The Brown Brothers Harriman Collection at the New-York Historical Society was amassed to support the publication of Partners in Banking published by Doubleday & Co. in celebration of the firm’s 150th anniversary in 1968.
Partners in Banking was designed as an image-heavy history of the firm, and the Collection is rich in visual materials. However, because much of the company’s evolution after 1945 did not provide extensive graphic material, the book’s author (and Director of the Historical Files at Brown Brothers Harriman) John A. Kouwenhoven planned to end the book with a commissioned photographic portfolio depicting the contemporary organization, its partners, and locations.
For this project he chose photographer Walker Evans, who was ending his career as Special Photographic Editor at Fortune Magazine. During his tenure there from 1945 to 1964, Evans had completed numerous self-assigned photographic studies of the contemporary business environment, its practitioners and tools.
He brought to these the same eye for detail and sociological import that had informed his best-known and most provocative images: those documenting rural poverty for the Resettlement (later, Farm Security) Administration during the Depression, and his photographs of Greensboro, Alabama, farming families originally published, with James Agee, as Let Us Now Praise Famous Men in 1941.
The Brown Brothers Harriman portfolio may be the last that Evans made as a corporate documenter, and only 56 of the close to 300 images he made for the project were published in Partners in Banking. In 1965 he was named Professor of Photography on the Faculty for Graphic Design at the Yale School of Art and Architecture. Before his death in 1975, Evans experimented with the new instant Polaroid SX-70 camera and lectured and published on his collections of vernacular images, including an extensive postcard collection.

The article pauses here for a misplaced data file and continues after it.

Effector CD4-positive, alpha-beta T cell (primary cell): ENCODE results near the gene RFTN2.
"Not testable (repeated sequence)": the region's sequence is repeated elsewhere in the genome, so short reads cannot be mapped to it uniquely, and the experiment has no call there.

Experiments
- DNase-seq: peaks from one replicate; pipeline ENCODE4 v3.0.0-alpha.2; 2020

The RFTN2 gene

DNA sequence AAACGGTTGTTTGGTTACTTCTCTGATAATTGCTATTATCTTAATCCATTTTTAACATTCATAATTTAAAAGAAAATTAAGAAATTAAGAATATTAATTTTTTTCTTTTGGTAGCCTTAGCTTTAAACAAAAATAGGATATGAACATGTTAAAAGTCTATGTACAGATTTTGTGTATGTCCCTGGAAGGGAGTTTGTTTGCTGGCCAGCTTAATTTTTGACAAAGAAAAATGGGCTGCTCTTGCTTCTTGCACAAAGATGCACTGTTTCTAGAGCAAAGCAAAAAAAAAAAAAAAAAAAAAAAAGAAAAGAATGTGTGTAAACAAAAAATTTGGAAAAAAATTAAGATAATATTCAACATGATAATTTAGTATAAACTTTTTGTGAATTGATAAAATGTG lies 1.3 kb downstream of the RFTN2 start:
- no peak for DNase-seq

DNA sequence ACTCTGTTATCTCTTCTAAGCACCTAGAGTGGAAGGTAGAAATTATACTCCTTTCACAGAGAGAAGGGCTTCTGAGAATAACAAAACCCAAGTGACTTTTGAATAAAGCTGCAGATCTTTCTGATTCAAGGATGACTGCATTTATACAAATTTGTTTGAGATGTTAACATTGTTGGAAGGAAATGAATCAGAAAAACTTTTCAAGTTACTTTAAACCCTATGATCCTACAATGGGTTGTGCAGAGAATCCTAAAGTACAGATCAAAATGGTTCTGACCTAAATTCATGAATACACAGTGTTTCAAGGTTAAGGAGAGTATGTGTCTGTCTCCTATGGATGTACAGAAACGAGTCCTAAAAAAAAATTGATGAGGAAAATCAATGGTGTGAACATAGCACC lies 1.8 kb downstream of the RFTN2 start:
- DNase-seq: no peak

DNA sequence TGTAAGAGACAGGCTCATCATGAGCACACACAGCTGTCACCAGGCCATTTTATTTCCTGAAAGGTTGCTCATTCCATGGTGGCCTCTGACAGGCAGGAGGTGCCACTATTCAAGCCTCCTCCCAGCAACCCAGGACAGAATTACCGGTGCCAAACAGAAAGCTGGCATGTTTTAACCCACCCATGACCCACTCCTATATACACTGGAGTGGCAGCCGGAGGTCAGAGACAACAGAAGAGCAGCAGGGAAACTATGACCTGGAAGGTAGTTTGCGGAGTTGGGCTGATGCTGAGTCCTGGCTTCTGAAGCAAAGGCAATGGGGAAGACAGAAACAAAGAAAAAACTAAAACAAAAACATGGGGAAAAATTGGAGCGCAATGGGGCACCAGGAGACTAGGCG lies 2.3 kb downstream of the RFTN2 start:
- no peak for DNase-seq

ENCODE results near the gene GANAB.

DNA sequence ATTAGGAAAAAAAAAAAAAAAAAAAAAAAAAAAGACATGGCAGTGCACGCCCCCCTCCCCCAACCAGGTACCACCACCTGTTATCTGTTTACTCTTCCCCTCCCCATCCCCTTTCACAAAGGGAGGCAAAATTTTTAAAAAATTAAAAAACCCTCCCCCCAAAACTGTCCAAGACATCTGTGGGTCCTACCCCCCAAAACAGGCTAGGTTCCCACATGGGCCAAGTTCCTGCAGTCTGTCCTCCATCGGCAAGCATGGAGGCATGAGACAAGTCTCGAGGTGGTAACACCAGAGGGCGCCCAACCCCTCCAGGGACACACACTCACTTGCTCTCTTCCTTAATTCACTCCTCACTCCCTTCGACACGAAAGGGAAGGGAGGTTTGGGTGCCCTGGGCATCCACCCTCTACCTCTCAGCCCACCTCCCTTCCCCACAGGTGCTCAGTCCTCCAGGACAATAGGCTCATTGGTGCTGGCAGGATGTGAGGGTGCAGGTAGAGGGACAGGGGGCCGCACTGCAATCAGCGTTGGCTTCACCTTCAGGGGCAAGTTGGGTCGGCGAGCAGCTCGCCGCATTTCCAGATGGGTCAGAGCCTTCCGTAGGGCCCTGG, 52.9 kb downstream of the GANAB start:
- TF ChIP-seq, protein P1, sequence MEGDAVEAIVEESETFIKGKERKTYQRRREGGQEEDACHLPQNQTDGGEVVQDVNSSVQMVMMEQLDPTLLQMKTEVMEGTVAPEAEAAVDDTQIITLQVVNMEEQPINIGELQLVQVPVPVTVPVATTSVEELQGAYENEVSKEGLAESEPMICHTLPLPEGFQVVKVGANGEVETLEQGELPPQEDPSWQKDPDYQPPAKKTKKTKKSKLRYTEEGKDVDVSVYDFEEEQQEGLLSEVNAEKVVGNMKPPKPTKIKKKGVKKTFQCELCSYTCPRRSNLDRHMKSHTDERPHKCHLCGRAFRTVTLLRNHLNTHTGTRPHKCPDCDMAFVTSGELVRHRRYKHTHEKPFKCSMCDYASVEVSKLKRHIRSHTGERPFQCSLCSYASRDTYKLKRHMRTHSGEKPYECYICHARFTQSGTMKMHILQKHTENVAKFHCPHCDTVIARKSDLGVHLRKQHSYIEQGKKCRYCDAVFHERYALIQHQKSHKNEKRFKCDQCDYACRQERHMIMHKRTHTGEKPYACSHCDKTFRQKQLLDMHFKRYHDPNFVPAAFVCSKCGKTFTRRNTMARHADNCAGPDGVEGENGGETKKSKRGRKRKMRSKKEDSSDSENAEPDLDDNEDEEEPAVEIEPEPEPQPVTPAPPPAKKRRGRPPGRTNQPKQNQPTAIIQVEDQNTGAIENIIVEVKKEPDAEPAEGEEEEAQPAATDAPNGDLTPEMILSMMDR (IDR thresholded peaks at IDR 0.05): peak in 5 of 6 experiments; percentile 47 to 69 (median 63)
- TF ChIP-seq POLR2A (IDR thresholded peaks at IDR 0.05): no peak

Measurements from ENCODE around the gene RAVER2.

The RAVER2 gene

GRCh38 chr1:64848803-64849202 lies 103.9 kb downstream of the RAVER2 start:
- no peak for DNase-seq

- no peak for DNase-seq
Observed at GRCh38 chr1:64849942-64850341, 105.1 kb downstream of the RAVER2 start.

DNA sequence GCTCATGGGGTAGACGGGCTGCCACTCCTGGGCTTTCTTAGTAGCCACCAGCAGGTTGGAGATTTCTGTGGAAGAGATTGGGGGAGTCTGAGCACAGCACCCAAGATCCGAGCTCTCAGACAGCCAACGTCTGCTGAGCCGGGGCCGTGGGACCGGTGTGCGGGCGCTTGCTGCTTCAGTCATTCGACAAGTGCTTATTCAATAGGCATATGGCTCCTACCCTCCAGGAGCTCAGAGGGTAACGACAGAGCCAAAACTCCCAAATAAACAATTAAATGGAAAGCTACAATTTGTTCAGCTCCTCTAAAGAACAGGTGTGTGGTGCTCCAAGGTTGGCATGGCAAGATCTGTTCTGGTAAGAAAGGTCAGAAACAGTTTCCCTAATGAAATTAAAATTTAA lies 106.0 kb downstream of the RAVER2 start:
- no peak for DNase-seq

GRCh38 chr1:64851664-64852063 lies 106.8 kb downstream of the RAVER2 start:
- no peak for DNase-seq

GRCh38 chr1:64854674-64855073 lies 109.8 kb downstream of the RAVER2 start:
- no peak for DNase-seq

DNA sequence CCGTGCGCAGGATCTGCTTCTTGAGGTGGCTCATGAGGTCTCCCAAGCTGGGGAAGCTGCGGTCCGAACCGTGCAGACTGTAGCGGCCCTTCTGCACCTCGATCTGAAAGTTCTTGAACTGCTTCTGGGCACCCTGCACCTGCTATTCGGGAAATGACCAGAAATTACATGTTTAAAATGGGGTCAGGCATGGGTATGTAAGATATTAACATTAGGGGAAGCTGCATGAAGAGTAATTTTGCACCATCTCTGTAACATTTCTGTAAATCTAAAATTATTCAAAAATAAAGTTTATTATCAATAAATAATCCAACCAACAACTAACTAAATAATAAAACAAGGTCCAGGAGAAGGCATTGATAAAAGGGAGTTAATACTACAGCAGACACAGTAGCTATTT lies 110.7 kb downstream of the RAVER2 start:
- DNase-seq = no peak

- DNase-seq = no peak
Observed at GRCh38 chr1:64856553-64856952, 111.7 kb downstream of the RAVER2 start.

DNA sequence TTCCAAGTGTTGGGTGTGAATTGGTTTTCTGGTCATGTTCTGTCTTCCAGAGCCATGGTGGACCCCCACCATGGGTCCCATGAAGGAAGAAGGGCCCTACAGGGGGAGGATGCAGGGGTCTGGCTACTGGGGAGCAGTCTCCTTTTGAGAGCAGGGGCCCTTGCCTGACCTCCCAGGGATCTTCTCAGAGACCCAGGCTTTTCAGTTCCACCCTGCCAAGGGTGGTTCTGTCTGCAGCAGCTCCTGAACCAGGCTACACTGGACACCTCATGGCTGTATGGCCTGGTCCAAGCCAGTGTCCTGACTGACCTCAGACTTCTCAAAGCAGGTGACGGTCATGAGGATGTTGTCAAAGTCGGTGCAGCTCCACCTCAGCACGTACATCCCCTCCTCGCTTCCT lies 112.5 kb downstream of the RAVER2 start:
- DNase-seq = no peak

The Metropolitan Museum of Art holds the Walker Evans Archive, which includes negatives and contacts of some of these images, and a small amount of related correspondence. It is the copyright owner of all images produced by Evans, including those in the Brown Brothers Harriman Collection.
The complete finding aid for the Brown Brothers Harriman Collection is now available online. Processing of the Collection was made possible through a grant from the National Historic Publications and Records Commission in 2009.